Margaret Duhamel sees importers make simple errors every day that can cost their companies time, money and a whole lot of stress. And after working as the Import Manager at Icecorp Logistics Inc. for over 30 years, she says there are always new problems.
Icecorp provides international forwarding, customs brokerage and logistics solutions out of their facilities in Toronto, ON. They help companies plan out their supply chain process and make sure products get from point A to point B on time and in good condition.
Here are some tips from Margaret to help your import process smoother and more successful.
1) Know your terms of sale so that you know what you’re paying for.
Margaret says that often times Icecorp will get requests to have containers moved from one port to another, but the shipper won’t have a clue what the terms of sale are. Terms of sale, or Incoterms, are important details that should be worked into an original contract between the buyer and the seller. They delineate where the seller ceases to have responsibility for the cost and care of the goods in transit, and where the buyer takes over.
“People aren’t as detailed as they need to be,” says Margaret. “You should always err on the side of caution and be as detailed as possible when it comes to terms of sale.”
Margaret has one example that stands out in her mind of when a lack of attention to detail resulted in both a holdup of goods and extra transportation charges:
“We used to move cargo for a client who was paying everything in the shipping process. And all of a sudden he got rates from a new shipper that were $1000 cheaper than usual. At the time we said to him, ‘oh, that’s really strange, you’d better check this out just to make sure you’re comparing apples to apples.’ He assured us that everything was okay. But what happened was the rate was correct, but it was the rate only to Vancouver, when he ultimately needed his container shipped to Toronto. The container ended up getting stuck in Vancouver and then we had to make additional arrangements to bring the cargo to Toronto.”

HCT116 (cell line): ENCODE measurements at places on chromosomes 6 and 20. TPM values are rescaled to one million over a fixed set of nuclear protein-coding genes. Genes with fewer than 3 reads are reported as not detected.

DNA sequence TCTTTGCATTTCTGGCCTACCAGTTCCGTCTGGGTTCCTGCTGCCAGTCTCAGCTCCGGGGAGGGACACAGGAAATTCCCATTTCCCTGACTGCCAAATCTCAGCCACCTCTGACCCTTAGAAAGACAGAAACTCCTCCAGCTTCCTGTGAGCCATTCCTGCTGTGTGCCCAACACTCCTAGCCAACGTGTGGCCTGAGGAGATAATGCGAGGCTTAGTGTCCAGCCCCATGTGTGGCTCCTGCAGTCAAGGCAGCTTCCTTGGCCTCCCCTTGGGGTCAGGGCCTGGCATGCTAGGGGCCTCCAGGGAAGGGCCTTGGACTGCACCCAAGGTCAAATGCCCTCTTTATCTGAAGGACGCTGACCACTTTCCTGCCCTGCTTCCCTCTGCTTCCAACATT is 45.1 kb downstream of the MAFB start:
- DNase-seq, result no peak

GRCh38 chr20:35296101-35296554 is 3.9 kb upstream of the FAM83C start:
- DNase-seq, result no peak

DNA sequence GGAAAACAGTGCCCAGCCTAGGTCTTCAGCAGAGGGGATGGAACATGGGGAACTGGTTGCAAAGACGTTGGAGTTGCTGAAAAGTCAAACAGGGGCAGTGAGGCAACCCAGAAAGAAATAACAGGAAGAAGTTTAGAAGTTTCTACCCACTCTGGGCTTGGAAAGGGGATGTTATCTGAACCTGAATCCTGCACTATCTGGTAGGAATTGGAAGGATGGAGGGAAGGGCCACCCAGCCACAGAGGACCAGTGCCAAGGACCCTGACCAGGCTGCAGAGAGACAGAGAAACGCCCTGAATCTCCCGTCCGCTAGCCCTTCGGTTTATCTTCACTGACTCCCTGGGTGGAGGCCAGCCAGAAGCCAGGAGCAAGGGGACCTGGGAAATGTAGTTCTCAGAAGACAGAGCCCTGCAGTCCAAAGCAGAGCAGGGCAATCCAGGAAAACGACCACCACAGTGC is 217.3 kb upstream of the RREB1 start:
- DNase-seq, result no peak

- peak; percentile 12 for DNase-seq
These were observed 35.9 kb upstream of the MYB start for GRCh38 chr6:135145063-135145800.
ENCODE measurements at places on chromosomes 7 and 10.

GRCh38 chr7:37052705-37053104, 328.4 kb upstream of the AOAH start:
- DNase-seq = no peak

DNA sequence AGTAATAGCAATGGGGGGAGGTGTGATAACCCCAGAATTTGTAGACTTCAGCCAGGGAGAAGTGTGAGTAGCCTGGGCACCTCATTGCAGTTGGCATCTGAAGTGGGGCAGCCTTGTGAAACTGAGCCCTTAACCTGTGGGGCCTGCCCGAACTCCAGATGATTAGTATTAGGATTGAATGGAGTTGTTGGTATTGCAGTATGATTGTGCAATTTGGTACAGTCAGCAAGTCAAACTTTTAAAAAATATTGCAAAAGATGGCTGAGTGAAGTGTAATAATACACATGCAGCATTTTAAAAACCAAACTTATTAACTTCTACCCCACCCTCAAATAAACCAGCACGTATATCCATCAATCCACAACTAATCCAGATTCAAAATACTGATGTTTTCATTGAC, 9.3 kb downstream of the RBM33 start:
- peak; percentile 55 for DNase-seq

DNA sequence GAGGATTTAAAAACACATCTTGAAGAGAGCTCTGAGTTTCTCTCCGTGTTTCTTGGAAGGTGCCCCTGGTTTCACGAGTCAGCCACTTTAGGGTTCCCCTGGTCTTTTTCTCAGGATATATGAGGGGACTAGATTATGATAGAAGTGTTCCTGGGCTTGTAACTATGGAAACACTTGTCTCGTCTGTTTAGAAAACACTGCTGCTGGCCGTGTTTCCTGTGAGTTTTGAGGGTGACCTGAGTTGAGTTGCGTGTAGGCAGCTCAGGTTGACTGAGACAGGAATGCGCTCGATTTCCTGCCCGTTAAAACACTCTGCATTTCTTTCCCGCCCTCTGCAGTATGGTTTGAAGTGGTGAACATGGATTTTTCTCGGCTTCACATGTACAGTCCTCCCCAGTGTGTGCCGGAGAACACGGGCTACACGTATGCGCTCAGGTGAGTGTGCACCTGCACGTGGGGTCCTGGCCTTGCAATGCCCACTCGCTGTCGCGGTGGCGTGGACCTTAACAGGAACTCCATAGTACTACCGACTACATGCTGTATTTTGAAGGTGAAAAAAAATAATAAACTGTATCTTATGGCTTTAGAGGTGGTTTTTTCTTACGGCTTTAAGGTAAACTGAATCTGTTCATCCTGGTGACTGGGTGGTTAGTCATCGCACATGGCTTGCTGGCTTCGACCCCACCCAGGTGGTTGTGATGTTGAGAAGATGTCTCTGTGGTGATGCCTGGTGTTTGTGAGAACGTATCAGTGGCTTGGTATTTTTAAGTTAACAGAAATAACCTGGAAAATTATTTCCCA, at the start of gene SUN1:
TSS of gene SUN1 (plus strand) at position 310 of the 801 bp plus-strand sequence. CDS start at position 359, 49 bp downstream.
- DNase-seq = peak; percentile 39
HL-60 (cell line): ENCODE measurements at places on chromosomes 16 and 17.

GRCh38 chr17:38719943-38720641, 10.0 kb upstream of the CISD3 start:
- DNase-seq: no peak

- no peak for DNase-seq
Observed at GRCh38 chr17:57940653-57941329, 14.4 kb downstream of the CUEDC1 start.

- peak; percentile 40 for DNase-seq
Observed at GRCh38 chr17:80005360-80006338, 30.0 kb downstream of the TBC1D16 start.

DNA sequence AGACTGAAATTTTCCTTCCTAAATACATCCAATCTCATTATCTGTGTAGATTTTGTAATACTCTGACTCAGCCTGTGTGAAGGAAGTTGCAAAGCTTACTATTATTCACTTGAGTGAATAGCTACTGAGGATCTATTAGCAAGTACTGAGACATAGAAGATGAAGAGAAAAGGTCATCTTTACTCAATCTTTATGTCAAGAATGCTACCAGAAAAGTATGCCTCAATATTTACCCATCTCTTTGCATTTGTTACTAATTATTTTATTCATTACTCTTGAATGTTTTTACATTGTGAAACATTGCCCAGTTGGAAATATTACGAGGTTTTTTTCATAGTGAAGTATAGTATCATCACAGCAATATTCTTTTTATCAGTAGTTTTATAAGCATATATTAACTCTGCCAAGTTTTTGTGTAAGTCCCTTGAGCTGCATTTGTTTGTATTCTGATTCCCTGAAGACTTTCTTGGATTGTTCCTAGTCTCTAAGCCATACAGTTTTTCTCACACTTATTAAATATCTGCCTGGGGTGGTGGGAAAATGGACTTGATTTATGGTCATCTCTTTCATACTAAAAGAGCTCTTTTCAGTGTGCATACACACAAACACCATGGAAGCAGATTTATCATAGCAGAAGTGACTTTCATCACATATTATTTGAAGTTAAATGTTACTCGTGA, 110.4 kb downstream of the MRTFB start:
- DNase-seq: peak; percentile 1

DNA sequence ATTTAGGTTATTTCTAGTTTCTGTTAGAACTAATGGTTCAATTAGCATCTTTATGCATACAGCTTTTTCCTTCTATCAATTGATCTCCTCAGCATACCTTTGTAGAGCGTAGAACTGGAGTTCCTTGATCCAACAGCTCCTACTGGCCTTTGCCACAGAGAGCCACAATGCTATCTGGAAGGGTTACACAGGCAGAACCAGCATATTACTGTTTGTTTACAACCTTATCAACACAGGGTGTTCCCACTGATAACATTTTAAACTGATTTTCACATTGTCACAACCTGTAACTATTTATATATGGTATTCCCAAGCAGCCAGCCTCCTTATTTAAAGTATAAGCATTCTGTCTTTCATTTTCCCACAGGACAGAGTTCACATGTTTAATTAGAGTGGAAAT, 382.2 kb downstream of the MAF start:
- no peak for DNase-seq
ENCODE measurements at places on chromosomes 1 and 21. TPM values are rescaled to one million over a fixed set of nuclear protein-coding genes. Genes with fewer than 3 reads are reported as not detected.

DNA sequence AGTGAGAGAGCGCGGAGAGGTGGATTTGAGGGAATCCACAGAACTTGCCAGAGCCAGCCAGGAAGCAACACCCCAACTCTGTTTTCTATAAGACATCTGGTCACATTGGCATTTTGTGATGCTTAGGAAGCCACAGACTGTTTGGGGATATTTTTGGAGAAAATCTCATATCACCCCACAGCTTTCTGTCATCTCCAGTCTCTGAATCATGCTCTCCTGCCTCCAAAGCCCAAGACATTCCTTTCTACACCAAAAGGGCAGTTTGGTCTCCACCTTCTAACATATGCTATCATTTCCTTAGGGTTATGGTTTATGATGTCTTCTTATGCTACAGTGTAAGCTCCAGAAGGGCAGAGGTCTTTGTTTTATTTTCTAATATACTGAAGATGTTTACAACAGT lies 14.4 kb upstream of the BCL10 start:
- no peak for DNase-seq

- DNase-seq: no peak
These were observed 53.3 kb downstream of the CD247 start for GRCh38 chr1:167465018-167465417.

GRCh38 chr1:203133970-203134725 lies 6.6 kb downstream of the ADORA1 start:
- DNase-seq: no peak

2) Have the proper HS codes for your products so the correct duty rates can be applied.
Canada Border Service Agency (CBSA) applies duties depending on the materials and products being shipped using the Harmonized System (HS). The HS is a standardized coding system of names and numbers used in international trade, and as an importer/exporter, you’re responsible for the proper classification and declaration of your goods. For example, if you’re shipping garments, you need to include the proper HS codes as well as information about the garments, such as that they are 50 percent polyester, 30 percent cotton and 20 percent spandex.
How important is this? Improperly labelling your goods can result in shipping delays, suspended international trade privileges, and even monetary penalties.
3) Use the right packaging to ensure seamless entry.
A lot of goods are shipped around the world on wooden pallets which create a stable base for packaging, handling and storage. However, goods cannot be shipped into Canada using just any type of wooden pallet. According to CBSA regulations, all wood coming into the country has to be treated properly. Using improperly treated wooden pallets can create a lot of hassle and extra costs.
Margaret recently saw a container get shipped into Canada with 8 pallets inside. When customs examined the container, they found that one of the eight pallets was untreated. Even though seven were perfectly compliant, the entire container had to be shipped back to the sender.
Plastic pallets are option that can help you avoid this issue, but they do cost a little more and they don’t work well for extremely heavy cargo.
4) Have detailed shipping instructions with a clearly stated final destination.
Finally, make sure to state on your Bill of Lading not only the port to which your goods are being shipped, but also their final destination. Bills of Lading are legal documents and the port authorities need to know where your goods will end up. Improperly labelling your final destination will result in delays until your goods are custom cleared. And it can be quite costly when you have to make changes to your Bill of Lading.
These are just a few of the easily avoidable issues Margaret sees new importers make on the regular.
Do you have any questions for Margaret about importing? Any other common mistakes that you see importers make?